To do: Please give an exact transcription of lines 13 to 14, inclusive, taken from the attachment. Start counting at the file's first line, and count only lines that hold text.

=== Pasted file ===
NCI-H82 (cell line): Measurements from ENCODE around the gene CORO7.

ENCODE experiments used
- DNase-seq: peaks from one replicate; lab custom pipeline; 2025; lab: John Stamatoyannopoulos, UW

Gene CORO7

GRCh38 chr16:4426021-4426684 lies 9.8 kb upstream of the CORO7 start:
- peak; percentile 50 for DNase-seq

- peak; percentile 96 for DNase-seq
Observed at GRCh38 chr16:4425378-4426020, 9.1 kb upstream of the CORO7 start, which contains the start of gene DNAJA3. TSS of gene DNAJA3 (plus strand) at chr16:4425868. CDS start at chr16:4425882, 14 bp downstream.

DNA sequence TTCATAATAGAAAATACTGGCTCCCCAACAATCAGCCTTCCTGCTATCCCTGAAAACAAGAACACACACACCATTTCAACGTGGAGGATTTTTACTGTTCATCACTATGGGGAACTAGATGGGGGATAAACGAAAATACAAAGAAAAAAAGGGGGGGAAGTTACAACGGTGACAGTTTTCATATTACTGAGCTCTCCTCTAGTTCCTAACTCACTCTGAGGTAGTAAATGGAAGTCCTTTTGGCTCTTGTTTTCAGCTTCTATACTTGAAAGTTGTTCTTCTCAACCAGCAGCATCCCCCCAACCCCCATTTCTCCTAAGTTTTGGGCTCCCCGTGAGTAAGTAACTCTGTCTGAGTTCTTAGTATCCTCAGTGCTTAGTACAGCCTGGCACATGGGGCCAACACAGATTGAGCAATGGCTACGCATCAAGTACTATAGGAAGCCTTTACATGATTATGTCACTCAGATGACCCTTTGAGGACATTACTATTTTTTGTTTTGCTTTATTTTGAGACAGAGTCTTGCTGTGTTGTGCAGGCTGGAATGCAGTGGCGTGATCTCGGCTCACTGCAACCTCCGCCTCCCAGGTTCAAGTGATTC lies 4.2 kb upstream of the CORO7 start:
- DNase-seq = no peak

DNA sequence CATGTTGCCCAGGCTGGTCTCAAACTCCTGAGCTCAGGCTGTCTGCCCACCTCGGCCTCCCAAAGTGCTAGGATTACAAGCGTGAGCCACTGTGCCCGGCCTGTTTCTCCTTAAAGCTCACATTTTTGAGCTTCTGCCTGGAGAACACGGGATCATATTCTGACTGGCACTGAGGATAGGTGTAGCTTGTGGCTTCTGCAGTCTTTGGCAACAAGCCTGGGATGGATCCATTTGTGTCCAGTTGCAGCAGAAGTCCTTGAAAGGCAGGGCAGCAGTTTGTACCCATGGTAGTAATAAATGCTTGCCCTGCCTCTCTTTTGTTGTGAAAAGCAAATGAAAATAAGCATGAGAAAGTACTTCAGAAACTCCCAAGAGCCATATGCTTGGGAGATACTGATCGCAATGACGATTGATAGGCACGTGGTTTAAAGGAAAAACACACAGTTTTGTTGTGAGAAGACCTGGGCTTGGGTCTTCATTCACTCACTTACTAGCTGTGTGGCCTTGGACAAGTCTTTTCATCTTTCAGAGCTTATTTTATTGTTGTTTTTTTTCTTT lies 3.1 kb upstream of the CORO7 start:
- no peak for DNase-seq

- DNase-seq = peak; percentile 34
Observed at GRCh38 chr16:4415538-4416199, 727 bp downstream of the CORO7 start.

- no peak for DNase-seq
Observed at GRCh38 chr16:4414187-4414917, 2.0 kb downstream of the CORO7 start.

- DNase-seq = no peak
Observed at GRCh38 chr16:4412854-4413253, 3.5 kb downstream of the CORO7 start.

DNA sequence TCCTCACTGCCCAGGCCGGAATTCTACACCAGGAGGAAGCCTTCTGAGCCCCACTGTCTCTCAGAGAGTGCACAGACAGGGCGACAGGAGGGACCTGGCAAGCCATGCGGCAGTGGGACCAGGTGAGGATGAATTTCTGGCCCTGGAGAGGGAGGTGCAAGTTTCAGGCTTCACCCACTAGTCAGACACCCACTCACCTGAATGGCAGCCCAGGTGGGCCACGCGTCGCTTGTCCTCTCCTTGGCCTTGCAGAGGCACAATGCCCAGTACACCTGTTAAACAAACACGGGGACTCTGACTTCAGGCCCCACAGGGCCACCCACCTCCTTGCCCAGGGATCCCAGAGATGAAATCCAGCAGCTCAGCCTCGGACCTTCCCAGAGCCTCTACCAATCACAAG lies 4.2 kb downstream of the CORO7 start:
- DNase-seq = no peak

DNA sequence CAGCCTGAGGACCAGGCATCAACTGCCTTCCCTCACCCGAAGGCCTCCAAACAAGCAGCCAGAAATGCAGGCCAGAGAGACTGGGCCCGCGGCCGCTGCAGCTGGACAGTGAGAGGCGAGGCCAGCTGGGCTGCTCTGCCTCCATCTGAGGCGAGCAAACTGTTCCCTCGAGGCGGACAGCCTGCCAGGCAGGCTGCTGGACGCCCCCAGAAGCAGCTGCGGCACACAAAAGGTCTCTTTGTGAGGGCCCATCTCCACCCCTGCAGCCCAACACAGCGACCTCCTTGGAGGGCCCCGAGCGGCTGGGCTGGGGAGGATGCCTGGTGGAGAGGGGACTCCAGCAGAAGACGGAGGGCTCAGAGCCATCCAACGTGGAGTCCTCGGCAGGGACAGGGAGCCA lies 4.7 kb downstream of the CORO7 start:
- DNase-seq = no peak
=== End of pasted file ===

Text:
- DNase-seq = peak; percentile 34
Observed at GRCh38 chr16:4415538-4416199, 727 bp downstream of the CORO7 start.